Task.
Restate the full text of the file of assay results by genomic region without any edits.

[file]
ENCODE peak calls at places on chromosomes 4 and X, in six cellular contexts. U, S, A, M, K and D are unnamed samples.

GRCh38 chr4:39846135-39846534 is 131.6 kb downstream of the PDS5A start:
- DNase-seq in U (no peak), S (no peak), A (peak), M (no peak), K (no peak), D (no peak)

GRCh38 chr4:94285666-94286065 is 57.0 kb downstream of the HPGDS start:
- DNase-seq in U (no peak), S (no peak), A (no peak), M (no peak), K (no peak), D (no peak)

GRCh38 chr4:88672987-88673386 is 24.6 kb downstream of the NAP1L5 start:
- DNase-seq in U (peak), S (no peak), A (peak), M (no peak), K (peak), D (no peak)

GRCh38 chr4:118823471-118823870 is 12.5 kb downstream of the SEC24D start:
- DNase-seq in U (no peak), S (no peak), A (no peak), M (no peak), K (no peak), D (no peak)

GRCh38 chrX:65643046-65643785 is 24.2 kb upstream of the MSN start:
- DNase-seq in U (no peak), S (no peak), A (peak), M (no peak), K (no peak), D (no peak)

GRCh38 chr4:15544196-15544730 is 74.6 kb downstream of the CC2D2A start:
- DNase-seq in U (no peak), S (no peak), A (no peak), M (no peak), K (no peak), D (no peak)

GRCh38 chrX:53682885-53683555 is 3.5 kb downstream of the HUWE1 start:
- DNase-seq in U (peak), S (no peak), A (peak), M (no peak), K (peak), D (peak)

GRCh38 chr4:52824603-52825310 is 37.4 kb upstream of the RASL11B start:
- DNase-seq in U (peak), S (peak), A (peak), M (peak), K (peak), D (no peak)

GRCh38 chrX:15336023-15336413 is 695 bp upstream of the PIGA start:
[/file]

ENCODE peak calls at places on chromosomes 4 and X, in six cellular contexts. U, S, A, M, K and D are unnamed samples.

GRCh38 chr4:39846135-39846534 is 131.6 kb downstream of the PDS5A start:
- DNase-seq in U (no peak), S (no peak), A (peak), M (no peak), K (no peak), D (no peak)

GRCh38 chr4:94285666-94286065 is 57.0 kb downstream of the HPGDS start:
- DNase-seq in U (no peak), S (no peak), A (no peak), M (no peak), K (no peak), D (no peak)

GRCh38 chr4:88672987-88673386 is 24.6 kb downstream of the NAP1L5 start:
- DNase-seq in U (peak), S (no peak), A (peak), M (no peak), K (peak), D (no peak)

GRCh38 chr4:118823471-118823870 is 12.5 kb downstream of the SEC24D start:
- DNase-seq in U (no peak), S (no peak), A (no peak), M (no peak), K (no peak), D (no peak)

GRCh38 chrX:65643046-65643785 is 24.2 kb upstream of the MSN start:
- DNase-seq in U (no peak), S (no peak), A (peak), M (no peak), K (no peak), D (no peak)

GRCh38 chr4:15544196-15544730 is 74.6 kb downstream of the CC2D2A start:
- DNase-seq in U (no peak), S (no peak), A (no peak), M (no peak), K (no peak), D (no peak)

GRCh38 chrX:53682885-53683555 is 3.5 kb downstream of the HUWE1 start:
- DNase-seq in U (peak), S (no peak), A (peak), M (no peak), K (peak), D (peak)

GRCh38 chr4:52824603-52825310 is 37.4 kb upstream of the RASL11B start:
- DNase-seq in U (peak), S (peak), A (peak), M (peak), K (peak), D (no peak)

GRCh38 chrX:15336023-15336413 is 695 bp upstream of the PIGA start: